Let’s Get Going!
What is it?
Get Going is a new family healthy lifestyle programme, which aims to
encourage children to get active, eat well and work towards a healthy weight.
Who is it for?
The programme is offered by NHS Lothian and is available free of charge
to all Lothian families. It’s aimed at children aged 5 -18, who are overweight or obese, and their parents or carers.
Why is a healthy weight important for children?
Children who are overweight tend to grow into overweight adults. A
healthy weight reduces the risk of coronary heart disease, type 2 diabetes,
osteoarthritis and some cancers.
What happens at Get Going?
The programme starts with an individual consultation
for your whole family. This is an opportunity to meet one of your Healthy Lifestyle Coaches, chat about Get Going and introduce some steps that you can take towards a healthier lifestyle. At this appointment, we’ll measure your child’s height and weight and will also ask you to complete a questionnaire. This will help us to track your progress as you move through the programme.
What does it involve?
Supported by our trained Healthy Lifestyle Coaches, Get Going will help you find ways to build healthy eating and physical activity into your family’s life. We’ll help you introduce small changes that you can keep up for life. The emphasis is on fun, feeling good and making small realistic changes towards a healthier lifestyle.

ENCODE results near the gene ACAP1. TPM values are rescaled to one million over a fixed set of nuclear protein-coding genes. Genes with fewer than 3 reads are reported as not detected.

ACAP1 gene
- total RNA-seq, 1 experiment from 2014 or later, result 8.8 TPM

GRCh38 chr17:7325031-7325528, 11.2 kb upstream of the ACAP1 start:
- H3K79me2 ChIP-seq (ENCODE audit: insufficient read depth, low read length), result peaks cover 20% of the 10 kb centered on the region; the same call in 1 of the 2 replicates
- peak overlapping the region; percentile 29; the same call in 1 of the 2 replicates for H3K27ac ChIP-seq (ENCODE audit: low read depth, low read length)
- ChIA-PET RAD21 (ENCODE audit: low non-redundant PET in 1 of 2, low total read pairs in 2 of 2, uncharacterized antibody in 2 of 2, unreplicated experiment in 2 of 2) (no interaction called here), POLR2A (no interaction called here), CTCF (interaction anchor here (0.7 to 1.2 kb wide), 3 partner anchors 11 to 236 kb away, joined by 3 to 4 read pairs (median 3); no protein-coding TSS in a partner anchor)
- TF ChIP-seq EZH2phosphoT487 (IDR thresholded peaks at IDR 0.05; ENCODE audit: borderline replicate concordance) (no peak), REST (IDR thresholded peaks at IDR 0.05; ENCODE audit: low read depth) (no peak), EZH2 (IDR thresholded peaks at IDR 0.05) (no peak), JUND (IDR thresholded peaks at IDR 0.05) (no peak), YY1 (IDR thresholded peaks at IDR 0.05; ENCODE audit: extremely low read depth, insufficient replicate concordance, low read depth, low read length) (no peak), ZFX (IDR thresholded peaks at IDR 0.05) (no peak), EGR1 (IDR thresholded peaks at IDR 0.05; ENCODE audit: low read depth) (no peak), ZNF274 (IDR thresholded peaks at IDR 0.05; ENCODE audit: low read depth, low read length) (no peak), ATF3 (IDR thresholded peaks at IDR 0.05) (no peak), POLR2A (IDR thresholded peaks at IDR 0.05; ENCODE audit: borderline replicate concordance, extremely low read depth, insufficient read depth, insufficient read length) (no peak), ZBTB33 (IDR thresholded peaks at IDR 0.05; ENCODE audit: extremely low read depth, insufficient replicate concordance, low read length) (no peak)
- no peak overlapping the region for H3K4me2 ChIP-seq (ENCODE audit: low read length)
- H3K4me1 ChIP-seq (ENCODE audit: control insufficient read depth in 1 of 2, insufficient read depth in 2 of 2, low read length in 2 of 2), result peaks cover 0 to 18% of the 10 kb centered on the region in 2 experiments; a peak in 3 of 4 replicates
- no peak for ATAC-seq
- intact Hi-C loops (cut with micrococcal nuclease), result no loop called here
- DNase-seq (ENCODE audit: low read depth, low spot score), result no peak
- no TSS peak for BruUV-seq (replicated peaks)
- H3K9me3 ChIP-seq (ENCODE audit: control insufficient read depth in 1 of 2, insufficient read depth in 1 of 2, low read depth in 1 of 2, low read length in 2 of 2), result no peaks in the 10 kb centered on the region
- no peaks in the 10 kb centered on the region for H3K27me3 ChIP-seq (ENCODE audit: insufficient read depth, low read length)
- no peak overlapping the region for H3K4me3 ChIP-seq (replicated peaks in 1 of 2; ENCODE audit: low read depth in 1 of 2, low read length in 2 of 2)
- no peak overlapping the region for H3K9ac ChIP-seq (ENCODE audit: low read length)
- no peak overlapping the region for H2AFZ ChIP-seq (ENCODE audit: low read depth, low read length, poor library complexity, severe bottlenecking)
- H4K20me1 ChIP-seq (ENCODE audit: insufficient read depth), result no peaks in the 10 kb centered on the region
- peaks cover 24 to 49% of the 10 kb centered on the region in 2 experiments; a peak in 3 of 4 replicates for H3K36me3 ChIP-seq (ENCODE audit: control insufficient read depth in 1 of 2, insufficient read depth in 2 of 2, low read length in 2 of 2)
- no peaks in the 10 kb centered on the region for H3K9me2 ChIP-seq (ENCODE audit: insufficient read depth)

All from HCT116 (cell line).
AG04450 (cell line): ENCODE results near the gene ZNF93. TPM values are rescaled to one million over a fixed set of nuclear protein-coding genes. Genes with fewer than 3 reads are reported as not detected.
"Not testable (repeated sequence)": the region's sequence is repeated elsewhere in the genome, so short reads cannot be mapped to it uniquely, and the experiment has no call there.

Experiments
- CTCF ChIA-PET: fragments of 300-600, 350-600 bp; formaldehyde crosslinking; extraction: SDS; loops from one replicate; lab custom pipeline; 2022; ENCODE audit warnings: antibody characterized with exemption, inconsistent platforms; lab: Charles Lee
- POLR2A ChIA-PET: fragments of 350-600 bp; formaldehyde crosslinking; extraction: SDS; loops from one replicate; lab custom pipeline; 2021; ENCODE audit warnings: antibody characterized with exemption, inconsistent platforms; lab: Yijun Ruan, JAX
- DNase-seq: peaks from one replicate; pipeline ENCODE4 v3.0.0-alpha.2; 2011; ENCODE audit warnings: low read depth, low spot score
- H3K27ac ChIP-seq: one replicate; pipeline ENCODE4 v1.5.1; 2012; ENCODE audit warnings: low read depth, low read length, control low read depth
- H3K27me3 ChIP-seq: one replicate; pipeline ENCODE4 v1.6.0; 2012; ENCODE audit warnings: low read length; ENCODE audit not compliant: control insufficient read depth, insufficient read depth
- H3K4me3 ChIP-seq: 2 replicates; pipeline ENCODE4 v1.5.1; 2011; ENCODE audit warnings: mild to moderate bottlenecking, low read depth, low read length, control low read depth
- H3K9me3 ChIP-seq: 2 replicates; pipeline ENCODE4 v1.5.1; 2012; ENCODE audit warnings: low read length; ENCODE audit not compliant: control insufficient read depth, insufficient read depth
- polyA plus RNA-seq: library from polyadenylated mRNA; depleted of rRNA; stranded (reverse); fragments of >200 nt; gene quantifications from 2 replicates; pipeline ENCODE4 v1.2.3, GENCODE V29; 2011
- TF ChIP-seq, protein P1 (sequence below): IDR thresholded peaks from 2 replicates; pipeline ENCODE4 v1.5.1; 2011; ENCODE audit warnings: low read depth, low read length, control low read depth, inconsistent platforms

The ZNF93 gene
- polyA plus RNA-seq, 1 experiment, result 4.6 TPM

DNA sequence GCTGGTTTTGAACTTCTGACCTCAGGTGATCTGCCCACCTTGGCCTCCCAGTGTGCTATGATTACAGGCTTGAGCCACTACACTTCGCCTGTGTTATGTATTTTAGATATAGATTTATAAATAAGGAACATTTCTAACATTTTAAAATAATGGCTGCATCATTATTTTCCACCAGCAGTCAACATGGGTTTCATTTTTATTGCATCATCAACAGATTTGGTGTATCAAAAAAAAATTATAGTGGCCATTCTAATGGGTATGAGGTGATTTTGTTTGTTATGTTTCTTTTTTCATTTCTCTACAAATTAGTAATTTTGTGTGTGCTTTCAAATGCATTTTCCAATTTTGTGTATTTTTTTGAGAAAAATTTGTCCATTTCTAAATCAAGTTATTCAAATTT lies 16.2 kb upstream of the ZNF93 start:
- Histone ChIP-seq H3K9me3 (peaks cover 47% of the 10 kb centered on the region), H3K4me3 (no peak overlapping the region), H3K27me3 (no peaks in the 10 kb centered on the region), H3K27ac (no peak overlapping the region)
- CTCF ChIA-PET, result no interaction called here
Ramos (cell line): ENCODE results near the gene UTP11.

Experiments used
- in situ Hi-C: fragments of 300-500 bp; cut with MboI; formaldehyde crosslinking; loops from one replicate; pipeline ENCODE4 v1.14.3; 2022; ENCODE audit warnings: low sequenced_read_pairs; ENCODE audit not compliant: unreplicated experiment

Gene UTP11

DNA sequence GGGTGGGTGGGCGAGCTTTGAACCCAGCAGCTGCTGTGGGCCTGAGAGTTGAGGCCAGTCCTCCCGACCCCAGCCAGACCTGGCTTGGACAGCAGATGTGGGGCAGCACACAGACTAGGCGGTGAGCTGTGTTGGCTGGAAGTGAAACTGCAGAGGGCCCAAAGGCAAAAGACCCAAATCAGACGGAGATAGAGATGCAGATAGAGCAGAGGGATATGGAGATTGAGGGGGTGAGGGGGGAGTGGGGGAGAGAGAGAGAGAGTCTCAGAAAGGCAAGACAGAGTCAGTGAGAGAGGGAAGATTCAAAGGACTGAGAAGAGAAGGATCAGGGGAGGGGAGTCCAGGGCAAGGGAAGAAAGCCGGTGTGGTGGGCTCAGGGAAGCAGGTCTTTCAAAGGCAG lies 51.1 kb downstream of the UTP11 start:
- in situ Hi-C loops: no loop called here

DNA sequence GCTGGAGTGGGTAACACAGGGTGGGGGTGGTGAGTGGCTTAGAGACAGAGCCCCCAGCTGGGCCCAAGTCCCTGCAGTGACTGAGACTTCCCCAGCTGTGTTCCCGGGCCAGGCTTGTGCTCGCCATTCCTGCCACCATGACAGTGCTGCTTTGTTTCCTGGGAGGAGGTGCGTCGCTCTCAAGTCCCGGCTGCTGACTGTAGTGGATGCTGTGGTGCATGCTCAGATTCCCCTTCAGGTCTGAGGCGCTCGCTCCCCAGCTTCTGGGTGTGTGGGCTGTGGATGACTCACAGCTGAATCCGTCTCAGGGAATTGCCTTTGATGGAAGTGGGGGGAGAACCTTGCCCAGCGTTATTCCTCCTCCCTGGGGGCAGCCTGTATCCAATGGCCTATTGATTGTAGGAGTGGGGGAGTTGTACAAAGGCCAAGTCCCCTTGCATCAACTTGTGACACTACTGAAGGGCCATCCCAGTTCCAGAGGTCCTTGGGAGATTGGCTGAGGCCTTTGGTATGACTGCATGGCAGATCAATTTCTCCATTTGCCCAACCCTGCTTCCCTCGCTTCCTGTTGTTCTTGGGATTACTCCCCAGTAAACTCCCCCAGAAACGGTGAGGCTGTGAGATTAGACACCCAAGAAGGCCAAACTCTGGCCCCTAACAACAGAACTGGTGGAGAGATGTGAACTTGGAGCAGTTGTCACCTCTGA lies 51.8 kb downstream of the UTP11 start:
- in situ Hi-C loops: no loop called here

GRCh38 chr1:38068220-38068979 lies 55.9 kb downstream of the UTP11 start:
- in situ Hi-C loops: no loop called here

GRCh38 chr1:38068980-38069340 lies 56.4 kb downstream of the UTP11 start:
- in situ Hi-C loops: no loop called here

Get Going is an 8 week programme:-
Session 1: one-to-one consultation with your healthy lifestyle coach.
Sessions 2-7: meet the rest of your small group. At these sessions, you’ll get the chance to share ideas and children will take part in a fun activity
session. The weekly topics are:
|Week||Family discussion topic||Parent discussion topic|
light eating scheme
parenting, portion sizes
activity & screen time
the environment, shopping, food labels
outside the home
lunches, lunch boxes, eating out
situations, problem solving
parents can help with planning & problem solving
healthy eating advice
Session 8: a follow up one-to-one between your family and your healthy lifestyle coach.
It doesn’t end there – we’ll keep in touch by telephone for any extra support you may need, and then invite you to a further follow-up after 6 months. During this time, you’ll get discounted access to Enjoy Leisure facilities.
What changes will I be asked to make?
The changes that you choose to make are entirely up to
you and your family. It’s important that you can incorporate any changes into your lifestyle and keep these up long-term.
We’ll introduce a healthier eating plan – a simple plan based on traffic lights that will help you to make healthier choices on a daily basis. We’ll also help you to find ways to build more physical activity into your life and encourage you to cut down on time spent inactive.
It’ll be up to you to decide what you’d like to do but we’ll help you set goals and show you simple ways you can monitor your progress and reward your child for doing well.
What will Get Going help me to achieve?
The aim isn’t to lose lots of weight, but to give you the support you need to help your child achieve and maintain a healthier weight for life. Some of the benefits we hope you’ll see are: